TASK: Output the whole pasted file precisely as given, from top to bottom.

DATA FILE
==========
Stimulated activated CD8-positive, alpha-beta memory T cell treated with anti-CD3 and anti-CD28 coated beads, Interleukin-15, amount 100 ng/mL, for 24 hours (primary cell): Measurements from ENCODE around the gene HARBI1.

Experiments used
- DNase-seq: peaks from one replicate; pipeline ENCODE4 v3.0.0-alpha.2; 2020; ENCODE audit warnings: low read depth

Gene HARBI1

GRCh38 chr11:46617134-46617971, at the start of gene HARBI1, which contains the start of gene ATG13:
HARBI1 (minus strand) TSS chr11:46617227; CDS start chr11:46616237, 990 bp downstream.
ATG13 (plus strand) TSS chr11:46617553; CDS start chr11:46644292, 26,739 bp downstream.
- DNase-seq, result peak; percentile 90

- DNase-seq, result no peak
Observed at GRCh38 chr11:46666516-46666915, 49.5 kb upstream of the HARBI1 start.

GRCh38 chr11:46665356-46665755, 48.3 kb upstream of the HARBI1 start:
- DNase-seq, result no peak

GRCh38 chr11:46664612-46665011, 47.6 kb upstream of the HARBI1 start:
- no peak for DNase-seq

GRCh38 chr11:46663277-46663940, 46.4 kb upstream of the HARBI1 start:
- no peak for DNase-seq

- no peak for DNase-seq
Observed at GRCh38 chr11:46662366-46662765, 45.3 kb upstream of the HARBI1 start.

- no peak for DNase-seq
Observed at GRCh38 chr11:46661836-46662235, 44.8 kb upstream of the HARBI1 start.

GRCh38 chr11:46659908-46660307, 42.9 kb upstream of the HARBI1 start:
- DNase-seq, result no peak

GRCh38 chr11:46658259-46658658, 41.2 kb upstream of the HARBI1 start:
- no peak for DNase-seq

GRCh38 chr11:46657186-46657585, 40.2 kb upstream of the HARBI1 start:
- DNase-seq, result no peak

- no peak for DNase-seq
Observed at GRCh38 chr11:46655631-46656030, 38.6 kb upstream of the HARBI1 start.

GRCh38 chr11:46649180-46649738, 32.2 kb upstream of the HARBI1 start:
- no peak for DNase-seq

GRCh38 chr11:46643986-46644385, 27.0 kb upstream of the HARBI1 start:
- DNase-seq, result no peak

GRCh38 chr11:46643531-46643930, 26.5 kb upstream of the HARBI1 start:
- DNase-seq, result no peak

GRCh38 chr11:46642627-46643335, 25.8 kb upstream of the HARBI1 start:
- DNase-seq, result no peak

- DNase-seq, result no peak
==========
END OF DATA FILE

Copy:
Stimulated activated CD8-positive, alpha-beta memory T cell treated with anti-CD3 and anti-CD28 coated beads, Interleukin-15, amount 100 ng/mL, for 24 hours (primary cell): Measurements from ENCODE around the gene HARBI1.

Experiments used
- DNase-seq: peaks from one replicate; pipeline ENCODE4 v3.0.0-alpha.2; 2020; ENCODE audit warnings: low read depth

Gene HARBI1

GRCh38 chr11:46617134-46617971, at the start of gene HARBI1, which contains the start of gene ATG13:
HARBI1 (minus strand) TSS chr11:46617227; CDS start chr11:46616237, 990 bp downstream.
ATG13 (plus strand) TSS chr11:46617553; CDS start chr11:46644292, 26,739 bp downstream.
- DNase-seq, result peak; percentile 90

- DNase-seq, result no peak
Observed at GRCh38 chr11:46666516-46666915, 49.5 kb upstream of the HARBI1 start.

GRCh38 chr11:46665356-46665755, 48.3 kb upstream of the HARBI1 start:
- DNase-seq, result no peak

GRCh38 chr11:46664612-46665011, 47.6 kb upstream of the HARBI1 start:
- no peak for DNase-seq

GRCh38 chr11:46663277-46663940, 46.4 kb upstream of the HARBI1 start:
- no peak for DNase-seq

- no peak for DNase-seq
Observed at GRCh38 chr11:46662366-46662765, 45.3 kb upstream of the HARBI1 start.

- no peak for DNase-seq
Observed at GRCh38 chr11:46661836-46662235, 44.8 kb upstream of the HARBI1 start.

GRCh38 chr11:46659908-46660307, 42.9 kb upstream of the HARBI1 start:
- DNase-seq, result no peak

GRCh38 chr11:46658259-46658658, 41.2 kb upstream of the HARBI1 start:
- no peak for DNase-seq

GRCh38 chr11:46657186-46657585, 40.2 kb upstream of the HARBI1 start:
- DNase-seq, result no peak

- no peak for DNase-seq
Observed at GRCh38 chr11:46655631-46656030, 38.6 kb upstream of the HARBI1 start.

GRCh38 chr11:46649180-46649738, 32.2 kb upstream of the HARBI1 start:
- no peak for DNase-seq

GRCh38 chr11:46643986-46644385, 27.0 kb upstream of the HARBI1 start:
- DNase-seq, result no peak

GRCh38 chr11:46643531-46643930, 26.5 kb upstream of the HARBI1 start:
- DNase-seq, result no peak

GRCh38 chr11:46642627-46643335, 25.8 kb upstream of the HARBI1 start:
- DNase-seq, result no peak

- DNase-seq, result no peak